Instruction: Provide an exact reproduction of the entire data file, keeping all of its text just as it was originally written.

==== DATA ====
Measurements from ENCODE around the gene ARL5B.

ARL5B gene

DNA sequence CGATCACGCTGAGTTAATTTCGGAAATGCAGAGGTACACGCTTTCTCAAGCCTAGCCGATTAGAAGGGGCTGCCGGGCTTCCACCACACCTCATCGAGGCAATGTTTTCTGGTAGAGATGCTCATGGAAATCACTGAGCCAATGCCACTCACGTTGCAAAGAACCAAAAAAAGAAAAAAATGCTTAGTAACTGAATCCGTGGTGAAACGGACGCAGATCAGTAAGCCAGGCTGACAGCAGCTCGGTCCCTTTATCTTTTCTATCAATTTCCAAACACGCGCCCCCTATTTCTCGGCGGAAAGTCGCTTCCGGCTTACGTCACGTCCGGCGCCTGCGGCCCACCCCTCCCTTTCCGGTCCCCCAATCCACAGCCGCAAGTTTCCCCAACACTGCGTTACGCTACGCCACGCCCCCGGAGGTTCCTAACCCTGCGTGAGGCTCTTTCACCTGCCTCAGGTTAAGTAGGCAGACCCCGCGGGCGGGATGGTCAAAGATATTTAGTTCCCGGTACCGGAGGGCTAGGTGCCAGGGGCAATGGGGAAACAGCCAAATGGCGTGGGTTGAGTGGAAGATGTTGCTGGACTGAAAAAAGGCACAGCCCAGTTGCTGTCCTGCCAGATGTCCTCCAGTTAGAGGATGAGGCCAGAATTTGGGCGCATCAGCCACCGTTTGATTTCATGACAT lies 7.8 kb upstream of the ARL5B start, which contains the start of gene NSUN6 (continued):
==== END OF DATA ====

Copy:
Measurements from ENCODE around the gene ARL5B.

ARL5B gene

DNA sequence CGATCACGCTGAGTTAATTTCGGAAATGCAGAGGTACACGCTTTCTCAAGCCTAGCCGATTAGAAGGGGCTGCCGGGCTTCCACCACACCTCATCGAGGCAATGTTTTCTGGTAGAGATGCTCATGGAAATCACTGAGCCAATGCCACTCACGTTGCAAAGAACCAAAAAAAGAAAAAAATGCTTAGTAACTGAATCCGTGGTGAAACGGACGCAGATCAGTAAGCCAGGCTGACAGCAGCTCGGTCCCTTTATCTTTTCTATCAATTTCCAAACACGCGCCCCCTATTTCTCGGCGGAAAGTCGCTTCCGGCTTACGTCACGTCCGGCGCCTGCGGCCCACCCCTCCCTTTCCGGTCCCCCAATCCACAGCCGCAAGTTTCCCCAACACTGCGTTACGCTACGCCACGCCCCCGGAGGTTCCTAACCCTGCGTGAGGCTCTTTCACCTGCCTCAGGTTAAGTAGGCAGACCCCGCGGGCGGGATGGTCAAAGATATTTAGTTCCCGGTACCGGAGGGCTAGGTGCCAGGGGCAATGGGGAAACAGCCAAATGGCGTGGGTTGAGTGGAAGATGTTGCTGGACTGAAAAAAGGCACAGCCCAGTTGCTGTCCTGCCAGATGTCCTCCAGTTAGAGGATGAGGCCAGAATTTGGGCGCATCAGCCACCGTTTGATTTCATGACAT lies 7.8 kb upstream of the ARL5B start, which contains the start of gene NSUN6 (continued):